As reported in Oil Patch Insider in Petroleum News’ Aug. 19 issue, Eni has acquired Caelus Alaska’s eastern North Slope acreage, which consists of 350,000 onshore acres between the Prudhoe Bay and Point Thomson units (see adjacent map).
At that time a formal announcement had not been made, but the Italian major confirmed the purchase of the 124 state oil and gas leases in an Aug. 29 press release.
Eni previously held some 35,120 acres on the North Slope, bringing its new total to more than 385,000 acres.
Eni said the eastern exploration acreage "is considered a prime area with high potential and multiple proven plays.” The company plans to “apply its business model and experience,” involving “fast-track exploration” and “a short time to market” for the “potential new discoveries.”
A price was not disclosed. (See this edition’s Oil Patch Insider for speculation on how Caelus might intend to use the funds for another North Slope project.)
Eni also said the 350,000 acres is close to existing infrastructure and to the trans-Alaska oil pipeline and approximately 20 miles southeast of Deadhorse, which is an unincorporated community consisting mainly of facilities for oilfield workers and firms that have contracts with the nearby oil fields, including Prudhoe. Deadhorse is accessible via the Dalton Highway and the Deadhorse Airport.
To the west of Prudhoe Bay, Eni owns and operates the Nikaitchuq oil field and is a minority owner in the adjacent Caelus-operated Oooguruk oil field, with a total net production of approximately 20,000 barrels of oil equivalent a day. Oooguruk is adjacent to the Pikka unit where the huge Pikka and Horseshoe oil discoveries were made in 2016 by Armstrong and Repsol and are under plans for development by their partner Oil Search.
Multiple play types revealed on seismicShortly after acquiring the eastern North Slope leases in 2015, which are in two blocks, Caelus acquired 175 square miles of new 3-D seismic data and reprocessed another 275 square miles of existing 3-D to image prospects on the acreage.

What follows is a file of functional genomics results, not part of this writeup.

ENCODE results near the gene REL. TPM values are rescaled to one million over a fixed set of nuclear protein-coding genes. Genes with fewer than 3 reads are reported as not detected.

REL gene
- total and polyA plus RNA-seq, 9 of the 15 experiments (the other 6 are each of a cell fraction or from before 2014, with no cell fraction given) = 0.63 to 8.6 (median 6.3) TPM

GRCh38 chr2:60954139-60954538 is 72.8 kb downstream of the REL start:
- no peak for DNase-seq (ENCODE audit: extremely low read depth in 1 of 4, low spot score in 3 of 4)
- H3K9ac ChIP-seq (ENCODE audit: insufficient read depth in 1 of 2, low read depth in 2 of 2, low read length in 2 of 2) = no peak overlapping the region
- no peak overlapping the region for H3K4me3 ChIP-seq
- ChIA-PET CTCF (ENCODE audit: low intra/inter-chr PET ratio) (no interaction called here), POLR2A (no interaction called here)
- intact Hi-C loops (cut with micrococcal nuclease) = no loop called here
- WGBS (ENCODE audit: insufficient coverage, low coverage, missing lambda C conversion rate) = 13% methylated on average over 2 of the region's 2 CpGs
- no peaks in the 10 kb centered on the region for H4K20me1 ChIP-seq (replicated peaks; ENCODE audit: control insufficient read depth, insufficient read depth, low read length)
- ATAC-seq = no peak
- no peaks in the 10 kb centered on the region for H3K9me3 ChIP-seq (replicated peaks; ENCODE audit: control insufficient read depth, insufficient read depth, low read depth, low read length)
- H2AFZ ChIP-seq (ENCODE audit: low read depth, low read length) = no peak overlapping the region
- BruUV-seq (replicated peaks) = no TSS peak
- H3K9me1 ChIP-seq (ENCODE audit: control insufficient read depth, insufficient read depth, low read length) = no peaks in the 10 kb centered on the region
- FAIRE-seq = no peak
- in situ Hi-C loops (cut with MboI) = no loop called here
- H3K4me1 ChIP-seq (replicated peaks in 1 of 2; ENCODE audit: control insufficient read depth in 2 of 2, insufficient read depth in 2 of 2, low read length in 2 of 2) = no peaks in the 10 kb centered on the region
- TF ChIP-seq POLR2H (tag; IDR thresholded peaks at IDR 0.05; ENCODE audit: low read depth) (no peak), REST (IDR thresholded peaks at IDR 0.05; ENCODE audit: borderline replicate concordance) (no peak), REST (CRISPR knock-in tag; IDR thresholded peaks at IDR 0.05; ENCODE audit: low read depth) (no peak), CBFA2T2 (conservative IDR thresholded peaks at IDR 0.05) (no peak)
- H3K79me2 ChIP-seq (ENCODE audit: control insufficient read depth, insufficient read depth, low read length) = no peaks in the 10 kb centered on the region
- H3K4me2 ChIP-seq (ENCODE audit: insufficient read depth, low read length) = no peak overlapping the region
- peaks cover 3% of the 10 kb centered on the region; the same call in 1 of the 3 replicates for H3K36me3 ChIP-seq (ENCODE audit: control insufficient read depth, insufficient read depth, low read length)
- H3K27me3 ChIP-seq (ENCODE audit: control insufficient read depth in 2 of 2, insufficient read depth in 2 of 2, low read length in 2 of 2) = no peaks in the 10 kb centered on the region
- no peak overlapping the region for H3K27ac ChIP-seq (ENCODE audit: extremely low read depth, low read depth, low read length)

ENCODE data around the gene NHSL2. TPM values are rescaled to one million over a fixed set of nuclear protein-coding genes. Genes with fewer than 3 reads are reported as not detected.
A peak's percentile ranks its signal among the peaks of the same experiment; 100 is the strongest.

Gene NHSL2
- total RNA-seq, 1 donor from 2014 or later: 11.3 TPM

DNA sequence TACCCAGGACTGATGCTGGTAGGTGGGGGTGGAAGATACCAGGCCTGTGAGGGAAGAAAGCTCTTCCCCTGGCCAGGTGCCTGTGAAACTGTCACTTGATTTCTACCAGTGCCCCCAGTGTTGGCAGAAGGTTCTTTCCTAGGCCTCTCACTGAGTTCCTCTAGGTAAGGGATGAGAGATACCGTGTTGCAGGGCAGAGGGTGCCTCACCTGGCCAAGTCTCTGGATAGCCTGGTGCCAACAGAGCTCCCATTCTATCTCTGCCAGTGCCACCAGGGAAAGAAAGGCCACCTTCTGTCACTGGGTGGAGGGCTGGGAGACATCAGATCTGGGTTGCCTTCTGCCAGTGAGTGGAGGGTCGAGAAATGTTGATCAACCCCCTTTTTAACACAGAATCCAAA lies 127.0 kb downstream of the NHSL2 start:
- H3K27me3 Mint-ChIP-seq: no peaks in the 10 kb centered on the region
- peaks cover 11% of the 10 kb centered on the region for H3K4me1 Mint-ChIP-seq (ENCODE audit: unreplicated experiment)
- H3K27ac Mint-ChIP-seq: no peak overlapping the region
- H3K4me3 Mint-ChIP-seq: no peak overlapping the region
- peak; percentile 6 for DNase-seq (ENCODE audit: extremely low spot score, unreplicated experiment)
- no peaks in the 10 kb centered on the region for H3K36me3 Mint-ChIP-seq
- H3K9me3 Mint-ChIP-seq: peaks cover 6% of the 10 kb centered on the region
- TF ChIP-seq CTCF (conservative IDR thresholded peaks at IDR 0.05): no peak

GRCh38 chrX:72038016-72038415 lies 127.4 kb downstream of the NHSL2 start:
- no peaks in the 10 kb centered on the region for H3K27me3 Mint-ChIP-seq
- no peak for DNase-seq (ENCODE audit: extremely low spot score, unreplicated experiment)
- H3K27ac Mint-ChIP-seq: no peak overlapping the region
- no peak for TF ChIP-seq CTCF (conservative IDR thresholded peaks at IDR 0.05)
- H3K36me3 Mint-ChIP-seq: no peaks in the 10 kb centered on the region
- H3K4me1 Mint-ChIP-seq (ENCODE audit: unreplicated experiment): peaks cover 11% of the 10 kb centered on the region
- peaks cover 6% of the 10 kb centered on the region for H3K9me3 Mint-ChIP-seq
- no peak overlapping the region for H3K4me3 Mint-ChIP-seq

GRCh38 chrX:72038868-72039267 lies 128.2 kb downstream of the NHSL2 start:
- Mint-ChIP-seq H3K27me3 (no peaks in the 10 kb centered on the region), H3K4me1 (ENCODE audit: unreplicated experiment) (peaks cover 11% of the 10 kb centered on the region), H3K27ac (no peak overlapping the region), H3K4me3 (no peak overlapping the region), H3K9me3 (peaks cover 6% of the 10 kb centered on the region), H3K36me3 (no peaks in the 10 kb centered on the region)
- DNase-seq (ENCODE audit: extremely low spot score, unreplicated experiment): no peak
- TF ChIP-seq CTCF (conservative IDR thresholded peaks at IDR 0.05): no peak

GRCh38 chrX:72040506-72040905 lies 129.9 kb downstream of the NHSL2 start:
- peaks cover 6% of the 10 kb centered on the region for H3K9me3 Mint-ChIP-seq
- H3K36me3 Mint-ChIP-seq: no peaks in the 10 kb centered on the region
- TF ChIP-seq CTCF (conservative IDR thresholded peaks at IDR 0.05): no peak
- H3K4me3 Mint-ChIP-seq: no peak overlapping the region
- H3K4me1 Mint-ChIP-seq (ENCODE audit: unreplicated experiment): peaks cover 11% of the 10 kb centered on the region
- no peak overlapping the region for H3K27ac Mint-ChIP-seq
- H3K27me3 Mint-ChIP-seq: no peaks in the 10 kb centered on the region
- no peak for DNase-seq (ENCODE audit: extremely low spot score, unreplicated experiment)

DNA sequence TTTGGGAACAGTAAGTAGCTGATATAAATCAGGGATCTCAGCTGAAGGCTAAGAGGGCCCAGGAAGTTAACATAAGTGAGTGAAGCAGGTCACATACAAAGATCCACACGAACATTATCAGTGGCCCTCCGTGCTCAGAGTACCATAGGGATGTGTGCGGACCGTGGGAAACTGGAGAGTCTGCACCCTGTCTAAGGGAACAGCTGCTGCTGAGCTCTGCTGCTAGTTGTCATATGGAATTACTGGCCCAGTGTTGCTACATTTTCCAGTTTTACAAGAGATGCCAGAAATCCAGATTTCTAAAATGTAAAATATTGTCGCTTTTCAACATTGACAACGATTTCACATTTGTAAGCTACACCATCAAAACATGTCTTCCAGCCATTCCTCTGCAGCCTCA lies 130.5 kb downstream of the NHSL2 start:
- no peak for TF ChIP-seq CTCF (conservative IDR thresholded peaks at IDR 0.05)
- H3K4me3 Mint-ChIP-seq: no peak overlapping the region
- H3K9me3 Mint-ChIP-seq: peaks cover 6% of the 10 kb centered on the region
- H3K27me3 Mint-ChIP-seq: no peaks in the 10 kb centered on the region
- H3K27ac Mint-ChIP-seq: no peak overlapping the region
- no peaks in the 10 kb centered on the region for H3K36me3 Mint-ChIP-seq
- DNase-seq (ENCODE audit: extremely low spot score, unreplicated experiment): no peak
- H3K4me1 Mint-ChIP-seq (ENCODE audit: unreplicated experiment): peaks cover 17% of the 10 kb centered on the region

“Adjacent infrastructure with available capacity reduces threshold volumes required for developing discoveries in the sub-100 MMBO recoverable range,” Caelus said. “Multiple play types within proven stratigraphic horizons provide significant upside potential in previously poorly-imaged structural trends and/or subtle stratigraphic traps.”
Surrounding legacy wells “confirm deeper petroleum system elements and de-risked shallower Brookian reservoirs and hydrocarbon charge and phase within the area,” Caelus said, much of which has been previously reported in PN.
Nikaitchuq North wildcat and unit drillingEni’s plan to resume oil drilling at Nikaitchuq and indications of positive results from the company’s Nikaitchuq North wildcat well preceded Eni’s Aug. 29 announcement.
Eni CEO Claudio Descalzi said at a recent 2018-21 strategy meeting that the company was “doing well” in Alaska and had plans for “increased investment” in the state (see Oil Patch Insider, April 22 issue of PN).
In its 11th plan of development for the Nikaitchuq unit, Eni announced plans to drill as many as three new wells and to add laterals to as many as eight existing single lateral wells at its Spy Island Drillsite as soon as October, depending on “the results and scope of exploration work” at Nikaitchuq North, which involved drilling an ultra-extended reach well from the Spy Island Drillsite into federal waters north of the Nikaitchuq unit.
The rig that was used for the wildcat, Doyon 15, required considerable modification and will also be used for drilling the unit wells.
From the beginning, the purpose of the wildcat was to add reserves to Nikaitchuq and to increase production from the unit.
Note: For more information on Eni’s plan of development see this article in the July 29 issue of PN: “Eni says drilling at Nikaitchuq could resume as early as this fall.”